“No Touch” Policy is Insane for Music Teachers

Hi Readers — I touched (ha ha — so to speak!) upon this issue in my Golden Helicopter Awards: The fact that the British Musicians Union has told its members (ha ha again) not to lay (ha ha) a finger on any child they are giving music lessons. Most cheeringly, England’s Education Secretary, Michael Grove, has called these restrictions daffy. Here’s some of his wisdom, via The hfdnabfteh

It plays to a culture of fear among both adults and children, reinforcing the message that any adult who touches a child is somehow guilty of inappropriate contact,” he said.

“If we stigmatise and seek to restrict all physical contact between responsible adults and children, we will only undermine healthy relations between the generations.

“If we play to the assumption that any physical contact is somehow suspect then we will make children more suspicious of adults and adults more nervous and confused about their role in our society.

“We will drive good people away from teaching for fear of crossing some arbitrary line and our children will lose out as fewer and fewer adults feel comfortable working with young people.”

Well said! Let’s not make the non-skeevy skeevy! — L

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32 Responses to “No Touch” Policy is Insane for Music Teachers

  1. Tommy January 14, 2011 at 4:57 am #

    I’ve been an educator for over 25 years. The BEST teacher I ever had was hounded out of the profession because he put his hand on kids’ shoulders on occasion.

    Teachers afraid to touch children cannot do their jobs. A society which forbids intergenerational physical contact is deeply sick. Like Taliban sick.

  2. Mike January 14, 2011 at 5:47 am #

    I looked into this a couple of years ago when a gay teacher was jailed for committing fraud in order to be employed by a school.

    Apparently, it is against the law to discriminate against gays, but as the law states, “As the majority of pedophiles are gay, it is a criminal offense for homosexuals and lesbians (gays) to work in or be permitted to work in professions where children frequent”.

    Political correctness enters into the equation where they use the old army punishment of “one transgresses, all pay” as a pre-emptive strike.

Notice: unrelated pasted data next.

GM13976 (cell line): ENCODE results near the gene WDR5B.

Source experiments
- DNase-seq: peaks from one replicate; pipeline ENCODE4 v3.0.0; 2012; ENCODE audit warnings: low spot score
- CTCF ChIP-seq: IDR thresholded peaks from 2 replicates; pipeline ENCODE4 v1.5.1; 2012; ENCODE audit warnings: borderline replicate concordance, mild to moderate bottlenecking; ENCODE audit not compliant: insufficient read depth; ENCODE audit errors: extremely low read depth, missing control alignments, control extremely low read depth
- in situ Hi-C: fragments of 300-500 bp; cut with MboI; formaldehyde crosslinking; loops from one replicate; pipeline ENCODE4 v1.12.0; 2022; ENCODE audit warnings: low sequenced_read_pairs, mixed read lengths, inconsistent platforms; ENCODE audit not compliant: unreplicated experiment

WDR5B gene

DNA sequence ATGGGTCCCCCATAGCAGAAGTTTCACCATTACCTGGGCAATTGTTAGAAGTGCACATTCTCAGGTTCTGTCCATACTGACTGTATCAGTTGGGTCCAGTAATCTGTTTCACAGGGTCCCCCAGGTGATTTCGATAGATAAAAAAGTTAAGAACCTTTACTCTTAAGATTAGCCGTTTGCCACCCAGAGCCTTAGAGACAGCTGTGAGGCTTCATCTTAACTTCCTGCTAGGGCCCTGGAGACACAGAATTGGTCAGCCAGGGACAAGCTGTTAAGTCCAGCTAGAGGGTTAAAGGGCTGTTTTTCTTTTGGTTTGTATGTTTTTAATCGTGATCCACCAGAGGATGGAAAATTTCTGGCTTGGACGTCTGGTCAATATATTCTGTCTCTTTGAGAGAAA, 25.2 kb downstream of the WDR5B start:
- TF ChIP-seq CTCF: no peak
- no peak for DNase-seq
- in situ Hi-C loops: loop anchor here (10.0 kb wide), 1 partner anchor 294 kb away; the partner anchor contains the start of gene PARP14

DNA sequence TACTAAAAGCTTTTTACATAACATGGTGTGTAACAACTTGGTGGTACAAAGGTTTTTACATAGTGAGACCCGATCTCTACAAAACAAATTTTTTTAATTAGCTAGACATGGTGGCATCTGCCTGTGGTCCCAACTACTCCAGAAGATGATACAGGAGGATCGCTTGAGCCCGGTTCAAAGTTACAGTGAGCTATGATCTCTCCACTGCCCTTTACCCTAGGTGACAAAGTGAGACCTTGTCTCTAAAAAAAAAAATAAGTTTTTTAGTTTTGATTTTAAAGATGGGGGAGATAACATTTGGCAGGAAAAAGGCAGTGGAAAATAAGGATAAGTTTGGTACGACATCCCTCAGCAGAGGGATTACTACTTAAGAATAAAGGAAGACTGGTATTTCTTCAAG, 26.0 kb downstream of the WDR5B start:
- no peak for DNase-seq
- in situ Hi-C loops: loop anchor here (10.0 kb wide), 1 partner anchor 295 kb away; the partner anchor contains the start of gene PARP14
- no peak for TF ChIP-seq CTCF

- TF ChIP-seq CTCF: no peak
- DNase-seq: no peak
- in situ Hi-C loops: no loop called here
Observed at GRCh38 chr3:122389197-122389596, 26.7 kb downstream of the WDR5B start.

According to my friend at the Musician’s Union, it applys more so in the entertainment industry, because gays tend to “infiltrate” (her words, not mine) the Industry, so it’s “hands off kids” for everyone, so the gays don’t publically complain they’re being singled out.

  3. Marie January 14, 2011 at 6:00 am #

    It really saddens me that intergenerational physical contact of even the most casual and appropriate sort is being treated as a danger. It makes far more sense to me to teach kids about inappropriate touch and to speak up if something’s wrong.

    Appropriate touch is normal, natural and beneficial. Scaring adults away from such natural demonstrations of affection won’t stop molestation. It worries me that it will instead leave kids hungry for the physical affection once taken for granted.

    You can’t stop all the molesters even with these rules. You can teach kids how to report problems and concerns and make sure they get the help they need without assuming all adults who work with kids are potential molesters.

  4. Claire January 14, 2011 at 6:15 am #

    Mike, I don’t know what law you are referring to that states that most pedophiles are gay, but I think that is not true at all. My understanding is that the majority of pedophiles are heterosexual men ( or that’s how they identify!) please don’t blame pedophilia on gay people, we have more than enough stigma to deal with. Thank you!
    And as for this ridiculous no touching rule, it’s like using Universal Precautions instead of trusting one’s own intuition and having healthy boundaries. Treat everyone as contaminated because you NEVER KNOW!! You’ll be very lonely! And you will never learn to distinguish between healthy touch and unhealthy touch!

  5. Jenny Islander January 14, 2011 at 6:16 am #

    My daughters may be having guitar lessons when they’re older. If the local teacher (male) doesn’t touch them, i.e., physically adjust their hands on the instrument as needed, then I will be very annoyed. My older daughter already takes ballet and the teachers (female) are continually adjusting their bodies into the various positions, as well as helping them get lower–slowly and carefully!–in their splits. If they weren’t, I would also be annoyed.

    Zero tolerance stupidity strikes again.

  6. kimelah January 14, 2011 at 6:39 am #